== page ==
Macrophage activation and innate resistance to infection in SCID mice

Immunobiology. 1994 Oct;191(4-5):424-31. doi: 10.1016/S0171-2985(11)80448-1.


Resistance to infection against a variety of pathogens requires the co-ordinated interaction of both the innate and acquired immune responses. Mice bearing the SCID mutation are devoid of T and B cells but retain elements of the innate immune system including natural killer (NK) cells, macrophages, granulocytes and complement proteins. Using the SCID model we have identified a T cell independent mechanism of macrophage activation mediated by the secretion of IFN-gamma from NK cells. This process occurs in response to a variety of parasites and bacteria including Listeria monocytogenes, and is strictly regulated both in vitro and in vivo by cytokines such as IL-2 and IL-10. Here we discuss the mechanisms of NK cell activation and regulation and describe a new model of opportunistic infection in SCID mice with the AIDS related pathogen Cryptosporidium parvum.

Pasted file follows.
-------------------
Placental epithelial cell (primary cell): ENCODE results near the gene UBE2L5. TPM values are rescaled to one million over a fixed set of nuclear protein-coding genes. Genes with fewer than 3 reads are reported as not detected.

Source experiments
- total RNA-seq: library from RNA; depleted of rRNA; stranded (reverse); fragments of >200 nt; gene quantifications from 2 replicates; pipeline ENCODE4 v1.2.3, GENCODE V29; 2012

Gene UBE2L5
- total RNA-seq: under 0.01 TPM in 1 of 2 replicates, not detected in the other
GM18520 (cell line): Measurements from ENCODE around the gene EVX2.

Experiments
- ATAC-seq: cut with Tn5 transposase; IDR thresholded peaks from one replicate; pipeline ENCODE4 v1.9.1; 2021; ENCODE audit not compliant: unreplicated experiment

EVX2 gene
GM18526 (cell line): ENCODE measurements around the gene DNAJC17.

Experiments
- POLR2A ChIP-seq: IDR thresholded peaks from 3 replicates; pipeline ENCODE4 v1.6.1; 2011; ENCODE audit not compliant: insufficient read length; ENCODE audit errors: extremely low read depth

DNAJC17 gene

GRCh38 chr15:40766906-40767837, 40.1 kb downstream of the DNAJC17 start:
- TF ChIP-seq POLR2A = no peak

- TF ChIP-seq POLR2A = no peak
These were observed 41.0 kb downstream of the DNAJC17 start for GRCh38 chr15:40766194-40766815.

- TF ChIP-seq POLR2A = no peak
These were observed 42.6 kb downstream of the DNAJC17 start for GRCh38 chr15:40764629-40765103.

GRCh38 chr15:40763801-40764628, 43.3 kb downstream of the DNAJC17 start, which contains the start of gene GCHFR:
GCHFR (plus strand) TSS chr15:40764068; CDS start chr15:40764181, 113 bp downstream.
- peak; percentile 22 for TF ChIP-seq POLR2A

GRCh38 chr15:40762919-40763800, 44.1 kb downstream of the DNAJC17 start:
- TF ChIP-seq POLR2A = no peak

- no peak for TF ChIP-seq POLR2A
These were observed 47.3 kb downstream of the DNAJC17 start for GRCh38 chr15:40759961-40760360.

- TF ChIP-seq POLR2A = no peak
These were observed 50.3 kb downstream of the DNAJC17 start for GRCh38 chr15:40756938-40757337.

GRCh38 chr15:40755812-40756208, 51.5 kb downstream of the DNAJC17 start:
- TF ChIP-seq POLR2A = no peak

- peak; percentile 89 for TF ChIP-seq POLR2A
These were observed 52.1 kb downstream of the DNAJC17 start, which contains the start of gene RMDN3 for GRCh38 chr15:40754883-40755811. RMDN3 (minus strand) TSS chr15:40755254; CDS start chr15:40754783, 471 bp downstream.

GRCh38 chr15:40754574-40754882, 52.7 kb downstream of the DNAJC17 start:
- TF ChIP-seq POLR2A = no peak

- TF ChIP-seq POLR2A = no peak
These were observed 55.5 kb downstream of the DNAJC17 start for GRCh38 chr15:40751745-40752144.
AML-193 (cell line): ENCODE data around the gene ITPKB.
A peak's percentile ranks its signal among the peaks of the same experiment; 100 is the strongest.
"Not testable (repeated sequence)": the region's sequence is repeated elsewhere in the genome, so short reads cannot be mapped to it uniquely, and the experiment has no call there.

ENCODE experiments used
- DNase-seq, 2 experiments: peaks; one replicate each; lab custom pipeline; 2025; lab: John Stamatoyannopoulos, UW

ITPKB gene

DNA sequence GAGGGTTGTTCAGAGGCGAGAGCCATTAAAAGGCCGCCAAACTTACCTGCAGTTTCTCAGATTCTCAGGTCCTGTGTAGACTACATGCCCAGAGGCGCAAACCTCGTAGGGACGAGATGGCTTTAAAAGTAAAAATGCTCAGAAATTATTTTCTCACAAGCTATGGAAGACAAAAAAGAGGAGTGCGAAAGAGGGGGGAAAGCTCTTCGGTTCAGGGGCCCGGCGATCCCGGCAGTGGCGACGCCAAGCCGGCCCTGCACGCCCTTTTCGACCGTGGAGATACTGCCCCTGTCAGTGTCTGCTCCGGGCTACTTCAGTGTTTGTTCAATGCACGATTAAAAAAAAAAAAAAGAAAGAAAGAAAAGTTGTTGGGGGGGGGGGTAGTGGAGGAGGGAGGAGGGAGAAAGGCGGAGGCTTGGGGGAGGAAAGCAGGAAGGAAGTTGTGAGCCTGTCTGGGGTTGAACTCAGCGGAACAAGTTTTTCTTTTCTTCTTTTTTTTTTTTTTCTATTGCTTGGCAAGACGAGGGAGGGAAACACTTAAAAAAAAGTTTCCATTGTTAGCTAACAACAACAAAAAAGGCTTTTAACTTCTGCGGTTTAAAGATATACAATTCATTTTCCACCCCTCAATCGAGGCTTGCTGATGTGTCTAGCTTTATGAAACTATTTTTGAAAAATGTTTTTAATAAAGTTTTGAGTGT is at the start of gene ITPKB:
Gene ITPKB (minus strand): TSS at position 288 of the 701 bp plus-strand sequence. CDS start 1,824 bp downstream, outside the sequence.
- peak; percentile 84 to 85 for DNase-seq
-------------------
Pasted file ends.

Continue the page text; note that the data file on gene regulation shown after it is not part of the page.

Publication types

  • Research Support, Non-U.S. Gov't
  • Review

MeSH terms

  • Animals
  • Immunity, Innate*
  • Interferon-gamma / biosynthesis
  • Killer Cells, Natural / immunology
  • Listeriosis / etiology
  • Listeriosis / immunology
  • Macrophage Activation / immunology*
  • Mice
  • Mice, SCID / immunology*
  • T-Lymphocytes / immunology


  • Interferon-gamma